Show ContentsWakeferd History, Family Crest & Coats of Arms

The present generation of the Wakeferd family is only the most recent to bear a name that dates back to the ancient Anglo-Saxon culture of Britain. Their name comes from having lived at Wakefield in the West Riding of Yorkshire. "Its name, in the Domesday Survey Wachefeld, is of Saxon origin. In the reign of Edward the Confessor, it formed part of the royal demesnes; and, after the Conquest, was granted by Henry I. to William, Earl Warren, with whose descendants it remained till the reign of Edward III. " [1]

However, the surname Wakeferd is occasionally derived from another settlement by the same name in Northumberland. The surname Wakeferd belongs to the large category of Anglo-Saxon habitation names, which are derived from pre-existing names for towns, villages, parishes, or farmsteads.

Early Origins of the Wakeferd family

The surname Wakeferd was first found in Yorkshire where Wachefeld, being King William's land was listed in the Domesday Book of 1086. [2]

Early English rolls provide us a glimpse of the spelling variations used through Medieval times. Today we typically need to look beyond the spellings of these entries and concentrate on on a phonetic appreciation of the names. Lager de Wakfeld was listed in the Assize Rolls for Yorkshire in 1219; Thomas de Wakfeld in the Feet of Fines for Essex in 1342; and Richard Wakefeld was found in Yorkshire in 1415. [3]

One of the more interesting first mentions of the name was "Peter of Wakefield or Peter of Pontefract (died 1213), an English hermit. He prophesied that King John's crown would be passed to another by next Ascension Day, 23 May 1213. This prophecy spread throughout Britain, even to France. King John had him imprisoned and when the forecasted day came and went, had him "dragged by horses to Wareham and there hanged with his son. " [4]

Early History of the Wakeferd family

This web page shows only a small excerpt of our Wakeferd research. Another 88 words (6 lines of text) covering the years 1375, 1665, 1537 and 1575 are included under the topic Early Wakeferd History in all our PDF Extended History products and printed products wherever possible.

Wakeferd Spelling Variations

Until the dictionary, an invention of only the last few hundred years, the English language lacked any comprehensive system of spelling rules. Consequently, spelling variations in names are frequently found in early Anglo-Saxon and later Anglo-Norman documents. One person's name was often spelled several different ways over a lifetime. The recorded variations of Wakeferd include Wakefield, Wakefeild and others.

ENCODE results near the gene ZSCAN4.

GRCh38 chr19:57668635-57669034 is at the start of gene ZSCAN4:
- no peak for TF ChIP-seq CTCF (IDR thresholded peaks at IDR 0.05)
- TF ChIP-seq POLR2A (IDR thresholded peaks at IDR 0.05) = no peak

Early Notables of the Wakeferd family (pre 1700)

Another 37 words (3 lines of text) are included under the topic Early Wakeferd Notables in all our PDF Extended History products and printed products wherever possible.

Migration of the Wakeferd family

Thousands of English families boarded ships sailing to the New World in the hope of escaping the unrest found in England at this time. Although the search for opportunity and freedom from persecution abroad took the lives of many because of the cramped conditions and unsanitary nature of the vessels, the opportunity perceived in the growing colonies of North America beckoned. Many of the settlers who survived the journey went on to make important contributions to the transplanted cultures of their adopted countries. The Wakeferd were among these contributors, for they have been located in early North American records: Thomas Wakefield settled in Virginia in 1635; Anne Wakefield settled in Massachusetts with her husband in 1638; John Wakefeild settled in Virginia in 1635.

The Wakeferd Motto +

The motto was originally a war cry or slogan. Mottoes first began to be shown with arms in the 14th and 15th centuries, but were not in general use until the 17th century. Thus the oldest coats of arms generally do not include a motto. Mottoes seldom form part of the grant of arms: Under most heraldic authorities, a motto is an optional component of the coat of arms, and can be added to or changed at will; many families have chosen not to display a motto.

Motto: Arudua vinco
Motto Translation: I conquer difficulties.

  1. Lewis, Samuel, A Topographical Dictionary of England. Institute of Historical Research, 1848, Print.
  2. Williams, Dr Ann. And G.H. Martin, Eds., Domesday Book A Complete Translation. London: Penguin, 1992. Print. (ISBN 0-141-00523-8)
  3. Reaney, P.H and R.M. Wilson, A Dictionary of English Surnames. London: Routledge, 1991. Print. (ISBN 0-415-05737-X)
  4. Smith, George (ed), Dictionary of National Biography. London: Smith, Elder & Co., 1885-1900. Print on Facebook